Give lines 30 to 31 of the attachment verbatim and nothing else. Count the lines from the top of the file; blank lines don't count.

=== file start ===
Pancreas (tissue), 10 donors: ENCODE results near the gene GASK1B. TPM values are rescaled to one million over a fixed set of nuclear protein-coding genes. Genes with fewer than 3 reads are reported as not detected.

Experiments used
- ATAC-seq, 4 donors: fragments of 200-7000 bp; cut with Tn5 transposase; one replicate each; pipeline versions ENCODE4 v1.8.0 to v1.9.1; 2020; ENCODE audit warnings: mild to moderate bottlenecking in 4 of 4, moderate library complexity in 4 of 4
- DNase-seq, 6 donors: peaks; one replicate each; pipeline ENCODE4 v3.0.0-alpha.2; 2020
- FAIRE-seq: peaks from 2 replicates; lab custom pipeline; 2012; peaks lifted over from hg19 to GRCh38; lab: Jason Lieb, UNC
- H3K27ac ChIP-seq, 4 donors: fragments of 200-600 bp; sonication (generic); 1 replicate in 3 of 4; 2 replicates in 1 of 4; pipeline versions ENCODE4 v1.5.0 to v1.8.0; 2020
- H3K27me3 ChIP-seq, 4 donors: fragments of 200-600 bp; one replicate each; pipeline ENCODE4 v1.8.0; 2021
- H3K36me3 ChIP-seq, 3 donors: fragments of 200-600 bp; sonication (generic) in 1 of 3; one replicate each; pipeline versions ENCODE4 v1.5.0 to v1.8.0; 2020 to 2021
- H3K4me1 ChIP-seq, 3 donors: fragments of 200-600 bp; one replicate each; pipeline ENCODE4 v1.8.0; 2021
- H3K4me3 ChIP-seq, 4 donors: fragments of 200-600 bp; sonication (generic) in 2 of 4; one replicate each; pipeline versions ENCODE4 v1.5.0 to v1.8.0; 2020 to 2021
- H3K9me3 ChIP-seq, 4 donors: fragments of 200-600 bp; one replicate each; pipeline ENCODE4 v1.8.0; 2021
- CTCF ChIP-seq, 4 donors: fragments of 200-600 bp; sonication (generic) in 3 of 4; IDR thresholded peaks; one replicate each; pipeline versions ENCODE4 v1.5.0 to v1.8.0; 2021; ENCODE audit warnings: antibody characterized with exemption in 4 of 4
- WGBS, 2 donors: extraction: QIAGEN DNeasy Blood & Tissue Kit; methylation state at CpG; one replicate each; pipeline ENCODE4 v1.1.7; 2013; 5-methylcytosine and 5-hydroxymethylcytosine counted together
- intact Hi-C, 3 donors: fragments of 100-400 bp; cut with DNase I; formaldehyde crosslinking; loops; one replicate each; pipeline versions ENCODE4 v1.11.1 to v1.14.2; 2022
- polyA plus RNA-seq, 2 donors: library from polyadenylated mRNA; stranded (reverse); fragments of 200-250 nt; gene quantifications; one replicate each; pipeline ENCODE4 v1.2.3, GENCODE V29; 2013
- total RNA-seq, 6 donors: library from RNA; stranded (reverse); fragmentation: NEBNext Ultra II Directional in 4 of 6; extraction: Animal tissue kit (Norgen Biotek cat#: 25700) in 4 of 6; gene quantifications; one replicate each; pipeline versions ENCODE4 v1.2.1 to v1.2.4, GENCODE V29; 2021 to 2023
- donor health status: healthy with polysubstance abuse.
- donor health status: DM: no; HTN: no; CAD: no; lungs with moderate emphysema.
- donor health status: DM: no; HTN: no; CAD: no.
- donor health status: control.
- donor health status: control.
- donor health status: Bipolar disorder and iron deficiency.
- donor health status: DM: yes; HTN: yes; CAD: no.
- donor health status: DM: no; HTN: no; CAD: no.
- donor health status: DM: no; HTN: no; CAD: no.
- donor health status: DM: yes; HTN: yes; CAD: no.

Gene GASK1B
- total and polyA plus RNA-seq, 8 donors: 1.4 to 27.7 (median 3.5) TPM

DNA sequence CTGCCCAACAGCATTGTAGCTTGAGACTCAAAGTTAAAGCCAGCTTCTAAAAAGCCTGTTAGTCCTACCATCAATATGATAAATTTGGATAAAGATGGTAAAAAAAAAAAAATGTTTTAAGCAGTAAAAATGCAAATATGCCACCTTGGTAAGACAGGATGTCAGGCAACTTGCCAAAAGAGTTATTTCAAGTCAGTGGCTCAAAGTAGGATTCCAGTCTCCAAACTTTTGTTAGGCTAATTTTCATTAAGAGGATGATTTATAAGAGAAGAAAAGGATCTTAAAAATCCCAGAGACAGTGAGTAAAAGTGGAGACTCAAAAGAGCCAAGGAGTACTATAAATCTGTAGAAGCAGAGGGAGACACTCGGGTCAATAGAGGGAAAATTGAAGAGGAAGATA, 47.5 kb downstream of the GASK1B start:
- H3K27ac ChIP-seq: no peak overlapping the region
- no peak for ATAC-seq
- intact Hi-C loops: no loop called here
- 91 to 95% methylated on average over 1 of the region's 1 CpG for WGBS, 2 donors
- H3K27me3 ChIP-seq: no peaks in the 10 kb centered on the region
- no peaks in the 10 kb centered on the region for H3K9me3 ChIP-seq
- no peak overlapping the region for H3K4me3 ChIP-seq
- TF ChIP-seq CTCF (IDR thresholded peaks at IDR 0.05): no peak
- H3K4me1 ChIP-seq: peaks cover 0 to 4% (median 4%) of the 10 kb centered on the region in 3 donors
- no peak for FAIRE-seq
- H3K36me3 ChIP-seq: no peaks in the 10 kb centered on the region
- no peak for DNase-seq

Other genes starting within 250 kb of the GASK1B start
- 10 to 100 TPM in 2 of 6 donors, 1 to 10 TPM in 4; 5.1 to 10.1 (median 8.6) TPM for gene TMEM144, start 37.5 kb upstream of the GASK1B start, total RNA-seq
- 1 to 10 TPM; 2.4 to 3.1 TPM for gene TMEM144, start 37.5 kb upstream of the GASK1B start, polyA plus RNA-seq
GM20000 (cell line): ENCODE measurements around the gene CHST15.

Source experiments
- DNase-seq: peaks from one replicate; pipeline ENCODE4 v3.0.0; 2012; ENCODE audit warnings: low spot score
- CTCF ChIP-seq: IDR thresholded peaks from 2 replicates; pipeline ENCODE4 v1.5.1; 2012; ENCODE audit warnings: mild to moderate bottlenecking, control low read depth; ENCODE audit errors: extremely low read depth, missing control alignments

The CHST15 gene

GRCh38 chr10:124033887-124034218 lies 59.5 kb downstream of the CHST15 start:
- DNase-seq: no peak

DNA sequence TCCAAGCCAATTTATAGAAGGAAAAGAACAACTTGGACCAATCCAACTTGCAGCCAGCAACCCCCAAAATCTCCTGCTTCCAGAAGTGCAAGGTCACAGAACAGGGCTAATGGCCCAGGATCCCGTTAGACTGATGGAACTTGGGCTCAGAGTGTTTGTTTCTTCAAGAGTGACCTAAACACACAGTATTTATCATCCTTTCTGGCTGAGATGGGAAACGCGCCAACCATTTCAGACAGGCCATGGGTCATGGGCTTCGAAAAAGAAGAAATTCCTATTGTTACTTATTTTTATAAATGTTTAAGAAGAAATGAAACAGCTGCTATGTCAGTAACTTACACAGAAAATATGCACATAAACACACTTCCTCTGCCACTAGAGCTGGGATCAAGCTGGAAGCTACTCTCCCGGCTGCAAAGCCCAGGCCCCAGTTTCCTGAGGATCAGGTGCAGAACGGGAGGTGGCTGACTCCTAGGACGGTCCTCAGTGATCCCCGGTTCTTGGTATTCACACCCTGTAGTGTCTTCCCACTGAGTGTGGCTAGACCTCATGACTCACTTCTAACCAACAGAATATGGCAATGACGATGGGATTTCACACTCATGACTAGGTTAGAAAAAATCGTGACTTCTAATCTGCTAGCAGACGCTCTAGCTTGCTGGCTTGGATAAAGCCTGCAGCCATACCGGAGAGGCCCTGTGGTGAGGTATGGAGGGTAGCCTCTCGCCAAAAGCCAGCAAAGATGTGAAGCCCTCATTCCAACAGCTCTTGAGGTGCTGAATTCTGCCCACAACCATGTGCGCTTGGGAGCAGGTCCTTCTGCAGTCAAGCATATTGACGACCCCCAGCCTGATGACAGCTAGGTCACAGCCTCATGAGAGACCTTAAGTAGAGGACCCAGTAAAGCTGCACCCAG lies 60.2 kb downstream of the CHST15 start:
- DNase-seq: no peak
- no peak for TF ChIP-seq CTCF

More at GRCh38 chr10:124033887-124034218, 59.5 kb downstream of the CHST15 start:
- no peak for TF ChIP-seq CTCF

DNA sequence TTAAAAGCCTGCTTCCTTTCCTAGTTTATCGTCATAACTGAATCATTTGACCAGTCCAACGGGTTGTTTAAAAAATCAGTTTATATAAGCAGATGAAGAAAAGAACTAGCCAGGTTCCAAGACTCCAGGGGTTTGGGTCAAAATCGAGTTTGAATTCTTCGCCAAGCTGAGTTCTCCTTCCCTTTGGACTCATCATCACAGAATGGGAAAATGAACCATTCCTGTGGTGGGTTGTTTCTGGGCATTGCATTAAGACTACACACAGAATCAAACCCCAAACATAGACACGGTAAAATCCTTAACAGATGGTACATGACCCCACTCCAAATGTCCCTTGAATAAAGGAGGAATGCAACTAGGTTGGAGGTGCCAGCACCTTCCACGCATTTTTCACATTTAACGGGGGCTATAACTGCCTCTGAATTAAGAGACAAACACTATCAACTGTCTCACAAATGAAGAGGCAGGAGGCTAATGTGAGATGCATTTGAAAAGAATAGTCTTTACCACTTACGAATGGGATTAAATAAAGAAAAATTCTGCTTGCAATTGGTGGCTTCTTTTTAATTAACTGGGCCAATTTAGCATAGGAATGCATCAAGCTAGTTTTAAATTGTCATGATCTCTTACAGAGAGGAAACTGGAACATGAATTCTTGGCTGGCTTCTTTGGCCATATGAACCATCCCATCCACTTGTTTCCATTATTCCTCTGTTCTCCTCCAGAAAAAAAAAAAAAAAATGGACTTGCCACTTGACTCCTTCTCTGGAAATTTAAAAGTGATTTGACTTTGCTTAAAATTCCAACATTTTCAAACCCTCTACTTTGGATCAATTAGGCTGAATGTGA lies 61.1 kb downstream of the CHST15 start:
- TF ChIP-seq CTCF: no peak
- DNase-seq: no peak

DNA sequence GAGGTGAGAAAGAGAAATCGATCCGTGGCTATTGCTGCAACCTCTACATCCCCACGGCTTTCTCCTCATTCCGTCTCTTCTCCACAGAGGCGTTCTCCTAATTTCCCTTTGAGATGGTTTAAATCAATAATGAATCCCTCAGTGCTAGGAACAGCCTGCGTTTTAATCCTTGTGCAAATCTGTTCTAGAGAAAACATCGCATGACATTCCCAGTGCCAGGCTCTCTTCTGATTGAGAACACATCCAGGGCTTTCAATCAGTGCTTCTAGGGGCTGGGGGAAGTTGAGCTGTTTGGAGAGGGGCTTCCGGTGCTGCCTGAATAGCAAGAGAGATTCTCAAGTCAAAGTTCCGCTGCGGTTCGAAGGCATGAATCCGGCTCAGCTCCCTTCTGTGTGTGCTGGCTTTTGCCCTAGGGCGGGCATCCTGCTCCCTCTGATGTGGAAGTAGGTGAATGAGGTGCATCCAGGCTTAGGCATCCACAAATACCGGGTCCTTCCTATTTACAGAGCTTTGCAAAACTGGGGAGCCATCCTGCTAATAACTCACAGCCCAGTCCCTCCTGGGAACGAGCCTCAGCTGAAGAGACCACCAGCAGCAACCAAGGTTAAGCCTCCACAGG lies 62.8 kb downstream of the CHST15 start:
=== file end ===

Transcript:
- H3K27ac ChIP-seq: no peak overlapping the region
- no peak for ATAC-seq